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Weapons of Mass Destruction (WMD)


B-66B Destroyer

Increased design gross weight and the Western Electric K-5 bombing system were the most significant new features of the conventional sweptback wing, all-metal B-66B. Like the RB-66B, the B-66B carried a 3-man crew.

The bomber configuration, endorsed by the Air Staff in August 1952, occasioned further changes to the initial Air Force version of the experimental A3D. The airplane's design gross weight was raised to 78,000 pounds (8,000 pounds more than the RB-66B's), the bomb bay was lengthened 17.5 inches, the capacity of the aft fuselage fuel tanks was increased, and pylons were provided to support extra 500-gallon fuel tanks. The approved B-66B configuration also involved the installation of a bombing system and of bomb dropping devices. Finally, a detachable probe-drogue in-flight refueling system was added, and a further revision of the XA3D's hydraulic system was directed out of necessity, since every effort was to be made to keep the bomber and reconnaissance versions as close to each other as possible, most B-66B requirements were incorporated into the RB-66As. Ensuing problems, resulting modifications, and reduction of the B-66B procurement did not alter the program's policy on interchangeability.

The B-66B procurement was initiated in August 1952, when Letter Contract AF 33(600)-16341 was amended to cover the purchase of 26 B-66Bs. The amendment in addition changed the terms of the letter contract of April 1952, which reverted to the cost-plus-fixed-fee type of agreement endorsed for the RB-MA's. The amended contract of August 1952, like the initial RB-66A document, assured Douglas of a profit amounting to 6 percent of the aggregate contract cost. A similar contract, AF 33(600)-25669, started by an October 1953 letter contract, called for 75 B-66Bs, but was amended many times as a result of a program reduction in mid-1955. For the same reason, contract AF 33(600)-28368, the fourth and last procurement order signed on 24 September 1954 also underwent many changes. By the end of 1955, only 55 B-66Bs were to be bought, but General Twining agreed in early 1956 that the single authorized wing of B-66Bs should acquire more planes to take care of normal attrition. The Air Force held the B/RB-66 program on a tight financial rein. The program's ceiling had been settled once and for all. Hence, the approved extra 17 B-66Bs were diverted from the RB-66B total. The Air Force also specified that any cost increases generated by the directed substitution would have to be absorbed by deleting additional RB-66Bs.

The first official B-66B flight was accomplished on 4 January 1955, 7 other B-66Bs being accepted by the Air Force before the new tactical bomber was cleared for operational assignment. Besides participating in the usual testing program, the early B-66Bs were involved from the start in the crucial development of their future sophisticated components. For instance, flight testing of a prototype K-5 bombing system, tailored for the B-66B, was pursued actively during the early part of 1955. These tests entered a new phase in March 1955, when high-altitude and high-speed trials began. The functional testing of a production model of the bombing system soon followed. As fully expected by the Air Research and Development Command's Armament Laboratory in mid-1955, the K-5 promised to give the Air Force ". . . an all-weather tactical bombing capability compatible with the mission requirements of the B-66."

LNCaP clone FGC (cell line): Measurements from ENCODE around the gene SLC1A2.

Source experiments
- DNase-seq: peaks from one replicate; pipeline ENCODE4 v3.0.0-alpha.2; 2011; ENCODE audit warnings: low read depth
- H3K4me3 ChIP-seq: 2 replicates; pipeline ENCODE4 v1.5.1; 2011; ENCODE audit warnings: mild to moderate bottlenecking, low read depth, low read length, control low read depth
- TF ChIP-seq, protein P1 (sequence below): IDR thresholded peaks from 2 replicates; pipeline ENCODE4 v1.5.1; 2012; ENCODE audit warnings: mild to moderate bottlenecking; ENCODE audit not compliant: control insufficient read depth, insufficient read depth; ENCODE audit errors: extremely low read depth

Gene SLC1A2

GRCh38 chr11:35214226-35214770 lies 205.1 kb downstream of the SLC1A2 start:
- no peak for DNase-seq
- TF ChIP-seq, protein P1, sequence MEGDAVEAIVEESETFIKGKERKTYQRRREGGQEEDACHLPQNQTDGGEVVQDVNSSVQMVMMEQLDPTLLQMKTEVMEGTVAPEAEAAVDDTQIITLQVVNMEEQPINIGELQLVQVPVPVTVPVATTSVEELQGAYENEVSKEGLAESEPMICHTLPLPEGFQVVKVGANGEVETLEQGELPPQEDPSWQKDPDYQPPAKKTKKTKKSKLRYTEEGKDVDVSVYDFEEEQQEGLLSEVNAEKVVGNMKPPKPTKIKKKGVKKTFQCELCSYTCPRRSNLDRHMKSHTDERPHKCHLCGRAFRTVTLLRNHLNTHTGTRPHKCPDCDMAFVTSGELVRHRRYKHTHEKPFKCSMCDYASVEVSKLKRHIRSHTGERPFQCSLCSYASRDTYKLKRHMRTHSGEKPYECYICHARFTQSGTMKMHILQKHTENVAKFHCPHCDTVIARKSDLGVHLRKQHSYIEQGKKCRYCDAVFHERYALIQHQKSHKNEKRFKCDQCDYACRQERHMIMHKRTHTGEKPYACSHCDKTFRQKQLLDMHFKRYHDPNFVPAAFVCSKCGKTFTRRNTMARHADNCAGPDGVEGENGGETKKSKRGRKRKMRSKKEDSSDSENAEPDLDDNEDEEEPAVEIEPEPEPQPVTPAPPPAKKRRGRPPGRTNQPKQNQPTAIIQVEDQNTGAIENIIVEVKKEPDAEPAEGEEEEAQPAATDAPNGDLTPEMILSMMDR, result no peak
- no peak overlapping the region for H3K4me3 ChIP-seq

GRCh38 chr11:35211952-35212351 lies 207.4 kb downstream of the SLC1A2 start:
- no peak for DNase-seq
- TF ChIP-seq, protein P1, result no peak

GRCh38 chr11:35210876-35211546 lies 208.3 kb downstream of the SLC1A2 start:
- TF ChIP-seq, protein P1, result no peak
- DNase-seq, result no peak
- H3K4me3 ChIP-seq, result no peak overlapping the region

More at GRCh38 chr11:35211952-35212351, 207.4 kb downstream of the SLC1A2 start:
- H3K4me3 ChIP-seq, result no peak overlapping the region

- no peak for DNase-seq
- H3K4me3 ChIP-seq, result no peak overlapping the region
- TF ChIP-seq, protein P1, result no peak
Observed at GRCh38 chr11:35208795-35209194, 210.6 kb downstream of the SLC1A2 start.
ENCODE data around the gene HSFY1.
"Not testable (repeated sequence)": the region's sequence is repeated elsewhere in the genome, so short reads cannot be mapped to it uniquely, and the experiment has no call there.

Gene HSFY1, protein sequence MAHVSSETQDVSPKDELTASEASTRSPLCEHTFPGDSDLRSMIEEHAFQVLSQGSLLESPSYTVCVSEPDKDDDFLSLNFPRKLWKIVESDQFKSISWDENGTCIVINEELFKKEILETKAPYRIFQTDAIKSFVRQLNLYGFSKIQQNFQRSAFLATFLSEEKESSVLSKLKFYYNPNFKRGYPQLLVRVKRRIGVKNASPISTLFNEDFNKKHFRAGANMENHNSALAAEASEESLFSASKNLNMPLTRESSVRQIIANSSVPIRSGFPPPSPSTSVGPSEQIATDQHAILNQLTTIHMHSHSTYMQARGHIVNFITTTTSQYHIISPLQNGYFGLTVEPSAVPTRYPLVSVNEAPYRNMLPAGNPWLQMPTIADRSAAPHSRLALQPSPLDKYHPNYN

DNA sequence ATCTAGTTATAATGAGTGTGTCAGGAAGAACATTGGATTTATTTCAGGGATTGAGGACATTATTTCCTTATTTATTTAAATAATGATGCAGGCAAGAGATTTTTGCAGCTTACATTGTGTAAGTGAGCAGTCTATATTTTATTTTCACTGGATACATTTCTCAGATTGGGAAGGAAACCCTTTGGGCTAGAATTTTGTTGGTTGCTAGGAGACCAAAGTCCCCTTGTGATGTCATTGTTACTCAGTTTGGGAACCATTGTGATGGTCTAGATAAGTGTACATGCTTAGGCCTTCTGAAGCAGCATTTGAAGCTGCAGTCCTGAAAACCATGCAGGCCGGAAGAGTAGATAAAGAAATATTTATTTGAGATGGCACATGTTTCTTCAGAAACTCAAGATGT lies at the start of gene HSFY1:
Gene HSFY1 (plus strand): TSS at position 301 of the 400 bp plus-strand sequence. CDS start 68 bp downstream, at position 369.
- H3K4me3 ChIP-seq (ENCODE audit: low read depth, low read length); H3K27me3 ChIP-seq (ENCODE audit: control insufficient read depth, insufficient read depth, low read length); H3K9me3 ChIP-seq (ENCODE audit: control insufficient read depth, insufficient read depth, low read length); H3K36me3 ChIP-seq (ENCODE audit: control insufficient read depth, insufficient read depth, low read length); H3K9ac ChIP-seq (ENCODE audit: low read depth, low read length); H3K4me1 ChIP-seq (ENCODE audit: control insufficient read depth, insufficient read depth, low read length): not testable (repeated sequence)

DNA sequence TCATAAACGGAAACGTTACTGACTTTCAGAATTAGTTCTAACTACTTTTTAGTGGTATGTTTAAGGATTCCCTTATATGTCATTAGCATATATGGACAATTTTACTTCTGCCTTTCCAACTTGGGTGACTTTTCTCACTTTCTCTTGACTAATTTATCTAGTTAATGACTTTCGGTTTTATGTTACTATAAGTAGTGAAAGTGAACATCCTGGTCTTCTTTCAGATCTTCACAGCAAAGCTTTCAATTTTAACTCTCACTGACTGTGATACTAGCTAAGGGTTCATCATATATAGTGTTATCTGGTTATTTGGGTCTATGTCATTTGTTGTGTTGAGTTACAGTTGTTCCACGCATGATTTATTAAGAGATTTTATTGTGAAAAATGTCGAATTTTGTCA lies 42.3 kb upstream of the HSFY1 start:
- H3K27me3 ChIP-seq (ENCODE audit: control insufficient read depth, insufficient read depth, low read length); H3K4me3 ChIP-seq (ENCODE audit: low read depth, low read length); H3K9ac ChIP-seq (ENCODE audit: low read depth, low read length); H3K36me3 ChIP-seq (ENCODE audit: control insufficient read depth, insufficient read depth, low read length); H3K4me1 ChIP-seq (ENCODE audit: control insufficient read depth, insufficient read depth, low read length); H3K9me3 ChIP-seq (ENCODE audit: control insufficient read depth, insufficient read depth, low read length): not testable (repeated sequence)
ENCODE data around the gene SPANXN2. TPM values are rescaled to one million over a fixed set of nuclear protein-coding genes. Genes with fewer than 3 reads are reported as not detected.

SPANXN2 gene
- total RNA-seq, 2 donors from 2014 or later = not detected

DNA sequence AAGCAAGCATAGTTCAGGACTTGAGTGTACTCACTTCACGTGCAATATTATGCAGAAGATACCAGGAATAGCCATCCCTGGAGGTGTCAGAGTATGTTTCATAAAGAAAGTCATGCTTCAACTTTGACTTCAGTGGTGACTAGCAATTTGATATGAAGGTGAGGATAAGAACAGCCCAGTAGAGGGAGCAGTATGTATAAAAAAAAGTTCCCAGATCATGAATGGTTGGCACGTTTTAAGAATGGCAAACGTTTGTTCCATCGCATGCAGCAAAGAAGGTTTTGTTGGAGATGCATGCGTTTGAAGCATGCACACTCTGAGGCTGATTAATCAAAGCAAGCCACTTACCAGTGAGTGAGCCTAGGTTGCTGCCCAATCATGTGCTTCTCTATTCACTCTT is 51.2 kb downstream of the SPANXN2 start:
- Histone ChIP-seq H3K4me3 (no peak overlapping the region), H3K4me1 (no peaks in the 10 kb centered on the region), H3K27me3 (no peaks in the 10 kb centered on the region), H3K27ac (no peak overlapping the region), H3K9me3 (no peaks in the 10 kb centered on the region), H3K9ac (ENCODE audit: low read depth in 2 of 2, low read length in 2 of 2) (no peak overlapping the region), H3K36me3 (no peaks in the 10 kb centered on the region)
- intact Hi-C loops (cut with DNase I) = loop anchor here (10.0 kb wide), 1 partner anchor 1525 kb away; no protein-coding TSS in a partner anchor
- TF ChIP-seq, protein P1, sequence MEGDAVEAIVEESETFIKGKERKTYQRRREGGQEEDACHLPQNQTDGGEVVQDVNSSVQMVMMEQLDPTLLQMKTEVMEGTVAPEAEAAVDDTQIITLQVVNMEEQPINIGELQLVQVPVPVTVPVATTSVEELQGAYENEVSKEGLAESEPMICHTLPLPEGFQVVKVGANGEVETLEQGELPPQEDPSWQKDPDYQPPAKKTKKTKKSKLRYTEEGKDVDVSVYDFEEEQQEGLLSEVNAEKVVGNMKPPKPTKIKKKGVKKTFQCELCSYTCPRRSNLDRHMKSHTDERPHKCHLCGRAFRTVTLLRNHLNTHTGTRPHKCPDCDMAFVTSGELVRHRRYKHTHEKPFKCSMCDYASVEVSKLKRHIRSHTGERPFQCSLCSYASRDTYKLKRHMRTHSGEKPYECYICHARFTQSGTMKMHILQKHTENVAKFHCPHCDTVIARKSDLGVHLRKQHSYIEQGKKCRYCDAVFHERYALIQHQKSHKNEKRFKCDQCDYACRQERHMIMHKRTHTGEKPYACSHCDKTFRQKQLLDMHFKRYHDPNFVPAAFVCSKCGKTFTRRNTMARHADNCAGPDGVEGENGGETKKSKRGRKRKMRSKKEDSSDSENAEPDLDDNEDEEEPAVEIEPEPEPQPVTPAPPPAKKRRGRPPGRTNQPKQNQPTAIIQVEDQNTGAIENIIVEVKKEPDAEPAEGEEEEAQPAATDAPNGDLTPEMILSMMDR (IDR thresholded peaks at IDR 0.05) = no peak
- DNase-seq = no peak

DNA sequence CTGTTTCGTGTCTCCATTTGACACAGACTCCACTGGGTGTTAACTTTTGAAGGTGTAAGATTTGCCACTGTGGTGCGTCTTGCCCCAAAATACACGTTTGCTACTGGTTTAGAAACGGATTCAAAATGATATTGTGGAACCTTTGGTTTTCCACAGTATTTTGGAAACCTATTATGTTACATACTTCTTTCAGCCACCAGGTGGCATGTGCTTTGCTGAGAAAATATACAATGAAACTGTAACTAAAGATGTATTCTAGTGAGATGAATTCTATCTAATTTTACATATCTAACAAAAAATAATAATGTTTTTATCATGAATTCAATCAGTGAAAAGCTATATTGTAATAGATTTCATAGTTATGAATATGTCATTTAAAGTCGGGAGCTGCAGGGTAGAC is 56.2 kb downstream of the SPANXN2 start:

The B-66Bs began reaching the tactical Air Command in March 1956, about 1 year later than originally scheduled. However, once under way, deliveries were reasonably steady, 64 of the 72 B-66Bs on order being accepted by mid-1957. The Ninth Air Force's 17th Light Bombardment Wing, at Hurlburt Field, Florida, remained sole recipient of the B-66Bs until September 1957, when TAC began to transfer its total contingent to the United States Air Forces in Europe.

Despite the importance of the electronic countermeasures program, nothing could be done about it when the B/RB-66 configuration started taking shape. Electronic countermeasures components were in early developmental stages, and technological incertitudes prevented the establishment of firm operational requirements. Nevertheless, after many tentative plans, the Air Force in October 1954 decided the process should be accelerated to acquire at least an interim electronic countermeasures capability. Hence, a multi-phase interim ECM program was set up early in 1955. Briefly stated, the program called for installation (during the aircraft production) of available parts of the APS-54 radar warning receiver and ALE-2 chaff dispensers. Three interchangeable types of jamming equipment were ordered, and interchangeable ECM tail cones were to be fashioned to carry some of the chaff equipment and antennas. Finally, provisions for ECM cradles were to be made in the bomb bay of the B-66B. Yet, even though some B-66Bs had already begun to reach TAC, configuration changes were still under consideration in the fall of 1956. Procurement of the B-66B had been reduced in mid-1955, but the aircraft had not been exempted from the ambitious electronic countermeasures program planned for the entire B/RB-66B fleet. During the second half of 1956, 2 development engineering inspections were held a few weeks apart. The first, in late September, covered all-chaff and half-chaff electronic countermeasures cradle configurations of the B-66B. The second, held in early October, was concerned with the B-66B's entire electronic countermeasures installation. The 2 development engineering inspections were successful, the Air Force being satisfied by the apparent completeness and flexibility of the selected arrangements. However, the whole project was soon to encounter problems.